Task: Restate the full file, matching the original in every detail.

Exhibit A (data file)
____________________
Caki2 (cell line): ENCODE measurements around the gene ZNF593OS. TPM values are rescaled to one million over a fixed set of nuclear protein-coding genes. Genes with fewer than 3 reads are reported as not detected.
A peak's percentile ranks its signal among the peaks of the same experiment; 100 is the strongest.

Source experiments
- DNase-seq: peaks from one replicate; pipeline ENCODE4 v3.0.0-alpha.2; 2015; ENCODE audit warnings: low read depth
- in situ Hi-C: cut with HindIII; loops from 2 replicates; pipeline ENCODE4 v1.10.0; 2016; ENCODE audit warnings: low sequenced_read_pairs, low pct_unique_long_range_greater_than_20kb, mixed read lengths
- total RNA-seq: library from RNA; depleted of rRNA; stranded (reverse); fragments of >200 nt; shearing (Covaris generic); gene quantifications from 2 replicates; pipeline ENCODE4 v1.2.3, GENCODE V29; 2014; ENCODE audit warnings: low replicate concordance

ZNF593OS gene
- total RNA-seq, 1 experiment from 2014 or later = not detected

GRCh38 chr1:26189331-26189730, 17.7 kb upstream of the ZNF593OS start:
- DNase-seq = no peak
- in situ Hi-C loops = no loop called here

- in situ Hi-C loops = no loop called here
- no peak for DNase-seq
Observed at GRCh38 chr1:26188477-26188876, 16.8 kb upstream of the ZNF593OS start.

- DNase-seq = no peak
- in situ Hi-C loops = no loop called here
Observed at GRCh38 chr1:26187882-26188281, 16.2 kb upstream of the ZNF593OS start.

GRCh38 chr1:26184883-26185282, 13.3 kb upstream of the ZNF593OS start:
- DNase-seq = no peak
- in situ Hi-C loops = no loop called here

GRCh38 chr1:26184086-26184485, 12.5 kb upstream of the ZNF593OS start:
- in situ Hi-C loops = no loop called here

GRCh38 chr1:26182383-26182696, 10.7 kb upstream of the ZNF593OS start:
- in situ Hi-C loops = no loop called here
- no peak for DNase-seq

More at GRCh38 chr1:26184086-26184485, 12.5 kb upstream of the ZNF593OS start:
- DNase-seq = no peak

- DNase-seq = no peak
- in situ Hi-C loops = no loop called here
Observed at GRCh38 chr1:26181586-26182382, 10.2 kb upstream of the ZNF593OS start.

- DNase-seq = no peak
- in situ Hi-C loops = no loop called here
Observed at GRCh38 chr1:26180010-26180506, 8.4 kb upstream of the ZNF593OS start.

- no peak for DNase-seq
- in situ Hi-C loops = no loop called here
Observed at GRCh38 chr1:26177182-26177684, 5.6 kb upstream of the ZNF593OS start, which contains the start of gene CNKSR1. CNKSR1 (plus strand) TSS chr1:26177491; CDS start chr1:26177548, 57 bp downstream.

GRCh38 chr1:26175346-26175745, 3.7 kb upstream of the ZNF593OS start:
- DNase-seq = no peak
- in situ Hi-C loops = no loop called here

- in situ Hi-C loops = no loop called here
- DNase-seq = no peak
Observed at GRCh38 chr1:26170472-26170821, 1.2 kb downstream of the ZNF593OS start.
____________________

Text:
Caki2 (cell line): ENCODE measurements around the gene ZNF593OS. TPM values are rescaled to one million over a fixed set of nuclear protein-coding genes. Genes with fewer than 3 reads are reported as not detected.
A peak's percentile ranks its signal among the peaks of the same experiment; 100 is the strongest.

Source experiments
- DNase-seq: peaks from one replicate; pipeline ENCODE4 v3.0.0-alpha.2; 2015; ENCODE audit warnings: low read depth
- in situ Hi-C: cut with HindIII; loops from 2 replicates; pipeline ENCODE4 v1.10.0; 2016; ENCODE audit warnings: low sequenced_read_pairs, low pct_unique_long_range_greater_than_20kb, mixed read lengths
- total RNA-seq: library from RNA; depleted of rRNA; stranded (reverse); fragments of >200 nt; shearing (Covaris generic); gene quantifications from 2 replicates; pipeline ENCODE4 v1.2.3, GENCODE V29; 2014; ENCODE audit warnings: low replicate concordance

ZNF593OS gene
- total RNA-seq, 1 experiment from 2014 or later = not detected

GRCh38 chr1:26189331-26189730, 17.7 kb upstream of the ZNF593OS start:
- DNase-seq = no peak
- in situ Hi-C loops = no loop called here

- in situ Hi-C loops = no loop called here
- no peak for DNase-seq
Observed at GRCh38 chr1:26188477-26188876, 16.8 kb upstream of the ZNF593OS start.

- DNase-seq = no peak
- in situ Hi-C loops = no loop called here
Observed at GRCh38 chr1:26187882-26188281, 16.2 kb upstream of the ZNF593OS start.

GRCh38 chr1:26184883-26185282, 13.3 kb upstream of the ZNF593OS start:
- DNase-seq = no peak
- in situ Hi-C loops = no loop called here

GRCh38 chr1:26184086-26184485, 12.5 kb upstream of the ZNF593OS start:
- in situ Hi-C loops = no loop called here

GRCh38 chr1:26182383-26182696, 10.7 kb upstream of the ZNF593OS start:
- in situ Hi-C loops = no loop called here
- no peak for DNase-seq

More at GRCh38 chr1:26184086-26184485, 12.5 kb upstream of the ZNF593OS start:
- DNase-seq = no peak

- DNase-seq = no peak
- in situ Hi-C loops = no loop called here
Observed at GRCh38 chr1:26181586-26182382, 10.2 kb upstream of the ZNF593OS start.

- DNase-seq = no peak
- in situ Hi-C loops = no loop called here
Observed at GRCh38 chr1:26180010-26180506, 8.4 kb upstream of the ZNF593OS start.

- no peak for DNase-seq
- in situ Hi-C loops = no loop called here
Observed at GRCh38 chr1:26177182-26177684, 5.6 kb upstream of the ZNF593OS start, which contains the start of gene CNKSR1. CNKSR1 (plus strand) TSS chr1:26177491; CDS start chr1:26177548, 57 bp downstream.

GRCh38 chr1:26175346-26175745, 3.7 kb upstream of the ZNF593OS start:
- DNase-seq = no peak
- in situ Hi-C loops = no loop called here

- in situ Hi-C loops = no loop called here
- DNase-seq = no peak
Observed at GRCh38 chr1:26170472-26170821, 1.2 kb downstream of the ZNF593OS start.